"The Federal Council has decided to acquire 22 Saab Gripen fighter planes to replace the obsolete F5 Tiger," a statement said.
The planes were selected over the French Dassault Rafale and the EADS Eurofighter, also being considered for the multi-billion franc contract.
The candidates had been subjected to a robust evaluation lasting several years, the government said, and by opting for the Gripen had chosen a jet which "fulfils military demands" while being financially sustainable.
The planned purchase will be put to parliament as part of the government's 2012 arms programme.
During its last session the Swiss parliament charged the government with launching the acquisition process for new planes by the end of the year.
"This decision allows us to acquire a high performance plane without compromising other military branches or their essential equipment," said the government.
During a press conference in Bern, Swiss Defence Minister Ueli Maurer described the model as "technically excellent" while estimating the cost of the deal at up to 3.1 billion francs -- said to be the cheapest of the three options.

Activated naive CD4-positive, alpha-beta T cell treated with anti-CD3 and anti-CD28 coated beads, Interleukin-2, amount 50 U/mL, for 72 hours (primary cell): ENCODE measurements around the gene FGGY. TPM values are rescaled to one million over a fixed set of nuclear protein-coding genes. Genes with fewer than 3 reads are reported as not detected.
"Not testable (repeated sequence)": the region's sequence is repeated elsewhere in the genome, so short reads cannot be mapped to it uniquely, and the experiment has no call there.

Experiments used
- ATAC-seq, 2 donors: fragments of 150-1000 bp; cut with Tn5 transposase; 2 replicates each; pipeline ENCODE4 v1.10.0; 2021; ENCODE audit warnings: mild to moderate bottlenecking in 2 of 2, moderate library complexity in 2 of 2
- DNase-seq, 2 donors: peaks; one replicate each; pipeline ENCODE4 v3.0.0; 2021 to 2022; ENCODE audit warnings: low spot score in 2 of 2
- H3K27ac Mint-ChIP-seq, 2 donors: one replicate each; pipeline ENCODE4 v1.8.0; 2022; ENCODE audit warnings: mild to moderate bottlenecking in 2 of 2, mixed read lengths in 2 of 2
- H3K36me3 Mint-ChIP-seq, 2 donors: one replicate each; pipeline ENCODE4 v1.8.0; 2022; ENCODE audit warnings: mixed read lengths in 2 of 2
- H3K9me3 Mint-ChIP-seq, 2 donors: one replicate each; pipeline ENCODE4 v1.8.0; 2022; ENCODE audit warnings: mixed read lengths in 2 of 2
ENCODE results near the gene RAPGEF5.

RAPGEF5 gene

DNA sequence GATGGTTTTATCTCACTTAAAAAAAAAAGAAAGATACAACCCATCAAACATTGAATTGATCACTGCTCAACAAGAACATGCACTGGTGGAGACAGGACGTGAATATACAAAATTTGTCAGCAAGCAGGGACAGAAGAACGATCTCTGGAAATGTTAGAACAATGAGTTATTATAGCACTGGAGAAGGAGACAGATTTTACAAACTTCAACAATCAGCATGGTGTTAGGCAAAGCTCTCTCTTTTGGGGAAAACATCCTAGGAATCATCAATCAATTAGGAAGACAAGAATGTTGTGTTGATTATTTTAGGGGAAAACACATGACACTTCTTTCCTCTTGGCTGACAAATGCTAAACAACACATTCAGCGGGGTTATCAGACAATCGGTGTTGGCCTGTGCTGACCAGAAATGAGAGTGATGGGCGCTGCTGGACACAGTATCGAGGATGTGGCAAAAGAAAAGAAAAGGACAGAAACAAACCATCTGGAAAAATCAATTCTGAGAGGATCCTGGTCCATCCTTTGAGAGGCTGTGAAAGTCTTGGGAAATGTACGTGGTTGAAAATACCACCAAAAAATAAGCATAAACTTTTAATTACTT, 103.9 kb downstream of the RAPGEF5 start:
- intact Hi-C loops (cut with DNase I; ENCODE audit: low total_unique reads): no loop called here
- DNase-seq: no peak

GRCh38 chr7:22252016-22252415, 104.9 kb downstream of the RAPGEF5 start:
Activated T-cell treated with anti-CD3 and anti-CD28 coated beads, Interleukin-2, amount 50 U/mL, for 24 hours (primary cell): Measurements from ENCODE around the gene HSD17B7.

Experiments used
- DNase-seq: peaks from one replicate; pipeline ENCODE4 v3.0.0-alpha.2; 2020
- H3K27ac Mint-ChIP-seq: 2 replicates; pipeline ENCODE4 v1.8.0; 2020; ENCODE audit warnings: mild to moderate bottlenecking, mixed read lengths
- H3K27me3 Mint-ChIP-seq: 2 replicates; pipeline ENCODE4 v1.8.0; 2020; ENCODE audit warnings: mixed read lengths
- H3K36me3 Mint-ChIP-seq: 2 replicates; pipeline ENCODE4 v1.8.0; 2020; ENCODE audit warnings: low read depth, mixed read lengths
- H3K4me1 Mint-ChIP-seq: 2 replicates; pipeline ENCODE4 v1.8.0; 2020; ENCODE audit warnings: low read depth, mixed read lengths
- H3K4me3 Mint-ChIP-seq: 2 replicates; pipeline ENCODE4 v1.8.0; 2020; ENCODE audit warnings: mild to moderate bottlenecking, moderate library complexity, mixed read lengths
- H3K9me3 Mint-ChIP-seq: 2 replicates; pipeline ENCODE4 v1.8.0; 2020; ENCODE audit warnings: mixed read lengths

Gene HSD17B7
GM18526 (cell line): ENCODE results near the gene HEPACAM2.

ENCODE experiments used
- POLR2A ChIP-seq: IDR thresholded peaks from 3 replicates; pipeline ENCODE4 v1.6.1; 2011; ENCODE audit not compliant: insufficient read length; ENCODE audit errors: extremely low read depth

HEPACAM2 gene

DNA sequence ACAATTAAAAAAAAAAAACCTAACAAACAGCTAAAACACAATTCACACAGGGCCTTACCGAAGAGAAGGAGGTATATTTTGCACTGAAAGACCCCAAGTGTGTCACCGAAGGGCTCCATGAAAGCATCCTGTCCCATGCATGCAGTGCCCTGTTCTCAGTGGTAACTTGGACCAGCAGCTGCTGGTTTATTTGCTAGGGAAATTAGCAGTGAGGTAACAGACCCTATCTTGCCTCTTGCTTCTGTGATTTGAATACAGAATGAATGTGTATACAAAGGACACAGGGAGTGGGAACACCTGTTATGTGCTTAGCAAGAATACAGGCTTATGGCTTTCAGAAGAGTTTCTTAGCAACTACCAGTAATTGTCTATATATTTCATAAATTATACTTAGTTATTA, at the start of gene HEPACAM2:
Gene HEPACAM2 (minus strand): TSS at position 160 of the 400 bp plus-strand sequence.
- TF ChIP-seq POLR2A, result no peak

Saab shares rose in Stockholm after the announcement, gaining 9.6 percent to 119 kronor ($17.6 dollars).
The choice came as a relative surprise in Switzerland after media reported several days ago that the Swedish plane had not fully passed technical tests.
A Paris-based analyst specialising in the air defence industry said the Rafale option was considerably more expensive and had little chance of winning the contract.
Saab admitted it made "huge concessions over the price to ensure it got the contract", the analyst said, while adding that the deal could still be put to a referendum if there was sufficient opposition.
Saab said on Wednesday it was "proud and delighted" over Switzerland's decision.
"Given that Switzerland is known globally for applying (the) highest procurement standards and requesting state-of-the art technologies, Saab is both proud and delighted that Gripen has been chosen as the Swiss Air Force's future multirole fighter aircraft," Saab said in a statement.
The Swiss selection "confirms that Saab is a market-leader in the defence and security industry and that Gripen is a world-class fighter system that provides the best value for money", Saab CEO and president Håkan Buskhe said.